• 3 major concept areas:
    • Standards, Assessment & Accountability
    • Academic Excellence
    • Support for Student Learning
major themes of the rubric
Major Themes of the Rubric

Middle and High Schools

  • Vision, Leadership and School Planning

2. Standards and Assessment

  • Curriculum
major themes of the rubric43
Major Themes of the Rubric
  • Instructional Practices
  • Professional Development/ Instructional Leadership, Support, and Collaboration
  • Curricular Paths and Academic Guidance
major themes of the rubric44
Major Themes of the Rubric
  • Student Support Services
  • Safe and Healthy Schools and Coordinated Health Services
  • School Culture and Engaging the School Community
rubric design45
Rubric Design
  • Weighting for scoring:
    • Theme #2, “Standards and Assessment,” is doubleweighted
    • Themes #1, #3, #4, #5, #6, #7, #8, and #9 have the same weight
rubric structure horizontal logic
Rubric Structure: Horizontal Logic
  • Four-point rubric
    • “4” - Makes a Strong Case
    • “3” - Makes an Adequate Case
    • “2” - Makes a Limited Case
    • “1” - Makes a Minimal Case
rubric structure horizontal logic47
Rubric Structure: Horizontal Logic
  • Score of “4” represents:
    • an ideal, goal toward which to work
    • the direction of state policy
    • latest research
    • few schools and districts are implementing the activities to the extent as described
rubric structure horizontal logic48
Rubric Structure: Horizontal Logic
  • Score of “4” response:
    • is complete & fully addresses all quality statements in each theme
    • contains powerful, school-specific data and examples
rubric structure horizontal logic49
Rubric Structure: Horizontal Logic
  • Score of “3” represents:
    • good answer
    • complete, addresses all areas
    • may include fewer school-specific examples than in a “4” response
    • examples may be less clear or illustrative
rubric structure horizontal logic50
Rubric Structure: Horizontal Logic
  • Score of “3” response:
    • reflects what most good schools are doing now
    • includes a variety of well-chosen school-specific examples
rubric structure horizontal logic51
Rubric Structure: Horizontal Logic
  • Score of “2” represents:
    • a vague response, emphasis on generalities
    • regurgitates rubric language without accompanying school specific examples
rubric structure horizontal logic52
Rubric Structure: Horizontal Logic
  • Score of “1” represents:
    • the response misses the point
    • seeming lack of buy-in for preparing the application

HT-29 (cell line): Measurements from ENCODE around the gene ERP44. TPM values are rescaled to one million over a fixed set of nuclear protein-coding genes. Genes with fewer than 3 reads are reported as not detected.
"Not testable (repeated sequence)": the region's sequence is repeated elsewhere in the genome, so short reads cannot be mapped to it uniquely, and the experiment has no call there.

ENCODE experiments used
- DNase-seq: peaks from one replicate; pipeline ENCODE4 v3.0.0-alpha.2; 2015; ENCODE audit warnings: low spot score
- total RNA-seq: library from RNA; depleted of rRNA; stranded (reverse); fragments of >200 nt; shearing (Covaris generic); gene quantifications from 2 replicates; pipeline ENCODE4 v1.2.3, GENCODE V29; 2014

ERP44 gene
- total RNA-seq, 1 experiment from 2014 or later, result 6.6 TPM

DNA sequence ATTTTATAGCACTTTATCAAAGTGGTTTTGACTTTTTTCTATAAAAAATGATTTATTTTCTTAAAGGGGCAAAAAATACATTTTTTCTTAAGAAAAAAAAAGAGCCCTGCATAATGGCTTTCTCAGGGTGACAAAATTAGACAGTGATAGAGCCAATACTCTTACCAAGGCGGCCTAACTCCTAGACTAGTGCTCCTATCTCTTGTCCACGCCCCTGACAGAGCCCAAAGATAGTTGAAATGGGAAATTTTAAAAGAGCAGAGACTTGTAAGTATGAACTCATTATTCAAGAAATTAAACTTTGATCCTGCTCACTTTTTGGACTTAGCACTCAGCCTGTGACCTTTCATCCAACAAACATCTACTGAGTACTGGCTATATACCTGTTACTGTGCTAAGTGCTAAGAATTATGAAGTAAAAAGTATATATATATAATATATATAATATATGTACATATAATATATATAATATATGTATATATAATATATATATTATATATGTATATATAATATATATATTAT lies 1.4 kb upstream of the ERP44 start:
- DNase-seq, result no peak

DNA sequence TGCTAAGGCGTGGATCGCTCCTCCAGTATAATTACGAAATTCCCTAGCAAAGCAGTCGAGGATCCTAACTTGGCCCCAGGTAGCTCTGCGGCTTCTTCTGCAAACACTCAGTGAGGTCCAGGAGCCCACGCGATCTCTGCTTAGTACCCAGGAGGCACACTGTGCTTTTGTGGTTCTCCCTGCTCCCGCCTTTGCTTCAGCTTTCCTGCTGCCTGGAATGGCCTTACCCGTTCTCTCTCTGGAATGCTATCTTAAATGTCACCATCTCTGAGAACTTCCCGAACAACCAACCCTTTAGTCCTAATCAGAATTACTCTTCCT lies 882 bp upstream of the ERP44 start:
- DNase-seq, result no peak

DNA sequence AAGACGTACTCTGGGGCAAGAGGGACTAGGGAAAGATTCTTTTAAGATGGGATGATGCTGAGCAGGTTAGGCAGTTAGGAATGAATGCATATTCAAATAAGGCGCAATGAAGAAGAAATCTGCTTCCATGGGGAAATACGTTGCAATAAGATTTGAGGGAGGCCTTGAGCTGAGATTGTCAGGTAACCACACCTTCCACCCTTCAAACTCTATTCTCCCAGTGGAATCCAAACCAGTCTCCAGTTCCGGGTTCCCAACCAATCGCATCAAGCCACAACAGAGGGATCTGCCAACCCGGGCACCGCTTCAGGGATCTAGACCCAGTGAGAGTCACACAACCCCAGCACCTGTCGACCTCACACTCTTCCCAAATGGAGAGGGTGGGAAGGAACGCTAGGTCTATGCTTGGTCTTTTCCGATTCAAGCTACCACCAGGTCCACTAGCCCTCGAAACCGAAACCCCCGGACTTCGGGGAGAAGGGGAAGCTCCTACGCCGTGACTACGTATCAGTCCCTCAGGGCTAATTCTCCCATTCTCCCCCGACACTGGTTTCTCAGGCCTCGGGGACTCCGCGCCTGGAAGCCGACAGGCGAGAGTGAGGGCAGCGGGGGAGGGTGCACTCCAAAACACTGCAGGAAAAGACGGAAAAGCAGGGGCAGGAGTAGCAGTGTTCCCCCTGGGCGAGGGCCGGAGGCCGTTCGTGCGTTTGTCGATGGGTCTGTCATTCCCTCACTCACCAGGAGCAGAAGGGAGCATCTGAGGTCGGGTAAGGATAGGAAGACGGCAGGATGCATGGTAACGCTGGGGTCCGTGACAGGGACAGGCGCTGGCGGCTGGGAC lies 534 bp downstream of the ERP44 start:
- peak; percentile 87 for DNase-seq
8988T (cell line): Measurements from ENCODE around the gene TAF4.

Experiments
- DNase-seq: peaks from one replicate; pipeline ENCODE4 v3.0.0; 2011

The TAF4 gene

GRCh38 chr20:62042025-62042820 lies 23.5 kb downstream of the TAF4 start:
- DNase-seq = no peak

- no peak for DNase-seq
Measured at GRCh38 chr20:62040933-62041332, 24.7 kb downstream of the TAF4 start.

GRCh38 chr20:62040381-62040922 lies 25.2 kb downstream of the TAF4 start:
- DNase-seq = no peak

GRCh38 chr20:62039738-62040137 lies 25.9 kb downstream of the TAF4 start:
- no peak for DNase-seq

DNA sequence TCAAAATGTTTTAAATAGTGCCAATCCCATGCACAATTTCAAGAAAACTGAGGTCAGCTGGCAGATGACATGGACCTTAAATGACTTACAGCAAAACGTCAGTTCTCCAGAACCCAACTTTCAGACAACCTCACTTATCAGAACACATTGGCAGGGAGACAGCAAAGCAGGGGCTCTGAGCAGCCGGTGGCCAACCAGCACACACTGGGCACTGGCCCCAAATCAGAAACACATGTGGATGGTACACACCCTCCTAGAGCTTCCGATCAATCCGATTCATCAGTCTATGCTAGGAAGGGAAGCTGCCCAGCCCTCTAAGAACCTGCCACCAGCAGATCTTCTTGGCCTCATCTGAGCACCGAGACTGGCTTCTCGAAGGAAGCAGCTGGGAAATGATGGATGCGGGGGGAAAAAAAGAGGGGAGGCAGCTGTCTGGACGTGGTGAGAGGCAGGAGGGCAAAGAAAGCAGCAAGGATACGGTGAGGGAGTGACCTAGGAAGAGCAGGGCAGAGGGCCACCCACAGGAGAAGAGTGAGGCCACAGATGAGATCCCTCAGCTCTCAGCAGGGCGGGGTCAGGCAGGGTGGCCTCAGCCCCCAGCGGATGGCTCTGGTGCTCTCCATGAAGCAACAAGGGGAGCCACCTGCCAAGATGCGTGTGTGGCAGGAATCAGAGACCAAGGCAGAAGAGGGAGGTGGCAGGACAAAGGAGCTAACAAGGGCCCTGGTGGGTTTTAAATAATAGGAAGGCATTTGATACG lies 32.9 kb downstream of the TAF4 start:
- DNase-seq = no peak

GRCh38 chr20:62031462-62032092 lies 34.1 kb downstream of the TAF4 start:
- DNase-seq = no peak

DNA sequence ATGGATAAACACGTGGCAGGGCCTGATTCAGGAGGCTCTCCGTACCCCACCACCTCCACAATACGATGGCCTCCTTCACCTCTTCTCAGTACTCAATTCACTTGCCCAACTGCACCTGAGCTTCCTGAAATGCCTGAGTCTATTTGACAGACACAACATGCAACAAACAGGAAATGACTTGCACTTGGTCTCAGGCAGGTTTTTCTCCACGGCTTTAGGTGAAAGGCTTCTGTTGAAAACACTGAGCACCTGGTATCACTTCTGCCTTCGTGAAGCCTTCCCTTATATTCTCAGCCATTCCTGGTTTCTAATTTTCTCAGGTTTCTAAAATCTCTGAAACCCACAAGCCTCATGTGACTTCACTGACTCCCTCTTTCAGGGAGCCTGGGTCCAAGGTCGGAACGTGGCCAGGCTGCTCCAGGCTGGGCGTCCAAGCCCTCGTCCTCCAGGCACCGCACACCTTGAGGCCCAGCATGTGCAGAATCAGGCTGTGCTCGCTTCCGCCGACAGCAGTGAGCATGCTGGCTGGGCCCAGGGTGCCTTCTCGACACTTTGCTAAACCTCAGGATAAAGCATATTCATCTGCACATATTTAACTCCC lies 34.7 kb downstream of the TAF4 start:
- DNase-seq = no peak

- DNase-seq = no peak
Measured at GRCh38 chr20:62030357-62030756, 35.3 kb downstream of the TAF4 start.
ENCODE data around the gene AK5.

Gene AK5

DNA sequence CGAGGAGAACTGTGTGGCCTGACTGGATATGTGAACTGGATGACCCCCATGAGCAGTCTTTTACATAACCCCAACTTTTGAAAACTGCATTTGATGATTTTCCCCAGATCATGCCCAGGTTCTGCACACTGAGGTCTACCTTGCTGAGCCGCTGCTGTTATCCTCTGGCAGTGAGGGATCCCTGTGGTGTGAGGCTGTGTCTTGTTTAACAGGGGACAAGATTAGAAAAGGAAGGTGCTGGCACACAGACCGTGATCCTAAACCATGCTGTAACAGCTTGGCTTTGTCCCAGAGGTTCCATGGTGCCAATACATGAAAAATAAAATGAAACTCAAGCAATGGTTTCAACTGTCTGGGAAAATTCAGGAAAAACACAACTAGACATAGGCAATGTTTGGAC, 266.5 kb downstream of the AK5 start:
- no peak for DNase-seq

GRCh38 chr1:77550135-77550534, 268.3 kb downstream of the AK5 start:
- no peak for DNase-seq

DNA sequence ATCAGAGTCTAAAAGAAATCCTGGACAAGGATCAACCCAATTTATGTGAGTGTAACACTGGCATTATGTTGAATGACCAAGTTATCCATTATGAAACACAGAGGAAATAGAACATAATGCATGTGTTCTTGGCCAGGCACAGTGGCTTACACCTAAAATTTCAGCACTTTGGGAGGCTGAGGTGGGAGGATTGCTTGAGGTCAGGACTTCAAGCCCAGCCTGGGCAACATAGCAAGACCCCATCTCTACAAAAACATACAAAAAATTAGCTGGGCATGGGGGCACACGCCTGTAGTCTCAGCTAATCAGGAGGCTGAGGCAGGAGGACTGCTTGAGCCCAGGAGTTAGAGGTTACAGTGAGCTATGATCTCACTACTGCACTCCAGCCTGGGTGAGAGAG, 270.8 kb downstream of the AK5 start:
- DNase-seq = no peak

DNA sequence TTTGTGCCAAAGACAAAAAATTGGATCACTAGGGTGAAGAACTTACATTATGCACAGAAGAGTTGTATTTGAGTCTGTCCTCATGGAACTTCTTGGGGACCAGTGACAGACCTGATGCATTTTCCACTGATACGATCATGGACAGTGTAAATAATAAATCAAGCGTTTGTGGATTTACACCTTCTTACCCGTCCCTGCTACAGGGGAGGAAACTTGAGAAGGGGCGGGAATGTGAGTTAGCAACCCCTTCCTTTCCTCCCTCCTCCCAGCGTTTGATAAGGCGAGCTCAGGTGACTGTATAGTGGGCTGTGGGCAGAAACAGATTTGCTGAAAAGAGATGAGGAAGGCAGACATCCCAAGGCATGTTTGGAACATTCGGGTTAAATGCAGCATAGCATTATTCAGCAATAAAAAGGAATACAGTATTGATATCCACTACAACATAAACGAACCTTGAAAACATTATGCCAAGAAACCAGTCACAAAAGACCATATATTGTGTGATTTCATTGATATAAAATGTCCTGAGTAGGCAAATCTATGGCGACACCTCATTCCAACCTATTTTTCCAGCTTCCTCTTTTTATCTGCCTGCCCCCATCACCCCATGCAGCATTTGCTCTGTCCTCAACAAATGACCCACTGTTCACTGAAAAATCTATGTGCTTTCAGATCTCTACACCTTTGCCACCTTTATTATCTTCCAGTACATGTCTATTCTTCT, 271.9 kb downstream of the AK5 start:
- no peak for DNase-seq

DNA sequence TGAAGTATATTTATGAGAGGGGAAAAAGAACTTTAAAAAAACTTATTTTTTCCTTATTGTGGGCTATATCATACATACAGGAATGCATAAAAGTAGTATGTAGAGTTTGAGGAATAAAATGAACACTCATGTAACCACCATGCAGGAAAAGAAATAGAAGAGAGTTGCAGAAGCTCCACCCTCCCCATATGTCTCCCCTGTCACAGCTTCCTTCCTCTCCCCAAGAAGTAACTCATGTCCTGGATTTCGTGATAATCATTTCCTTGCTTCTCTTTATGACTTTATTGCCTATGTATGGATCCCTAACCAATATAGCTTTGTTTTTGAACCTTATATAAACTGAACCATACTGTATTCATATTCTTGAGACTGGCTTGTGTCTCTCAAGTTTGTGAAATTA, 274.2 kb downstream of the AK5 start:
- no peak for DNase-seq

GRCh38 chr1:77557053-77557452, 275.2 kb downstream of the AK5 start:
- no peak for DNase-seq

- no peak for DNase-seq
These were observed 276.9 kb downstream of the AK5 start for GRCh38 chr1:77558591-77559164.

rubric structure horizontal logic53
Rubric Structure: Horizontal Logic
  • Successful applications have scores of mostly “4”s and some “3”s
  • Scores of “2” or “1” in one or more themes seriously jeopardize the application’s success
rubric structure vertical logic
Rubric Structure: Vertical Logic
  • The quality statements in the top row set the stage for each theme
  • The sequence of quality statements in successive rows unfolds for a logical and coherent discussion of each theme
rubric structure vertical logic55
Rubric Structure: Vertical Logic
  • The “flow” for each theme addresses the general student population and then moves to students with specialized needs
  • Resources based upon unique school needs or demographics appear in quality statements in the bottom row(s) of each theme
middle and high school rubrics
Middle and High School Rubrics

Middle and High School

Rubrics

tackling the rubric
Tackling the Rubric
  • Analyze the difference between columns “4” and “3”
  • Address all the quality statements in each theme
  • Involve school and community stakeholders in gathering information, data and examples
  • Select examples and/or data that demonstrate positive impact on student success
cross referencing
Cross-Referencing
  • Many areas inter-connect throughout the application
  • Cross-reference to a specific page and paragraph to:
    • make the application easier for the reader to understand
    • maximize the ability to respond completely
tips for writing a successful application
Tips for Writing A Successful Application

Tips for Writing A Successful Application

writing tips
Writing Tips

Be sure to…

  • Call upon previous winners to be mentors
    • how to organize for data collection
    • how to use release time, district support, etc.
  • Use school-specific data and examples, including quotes, anecdotes, etc. to enable the evaluator to visualize what happens at your school
writing tips61
Writing Tips

Be sure to…

  • Decide upon the potential use of graphics (tables, charts, lists), photos, etc. if they show the evaluator more than would reading narrative in the same amount of space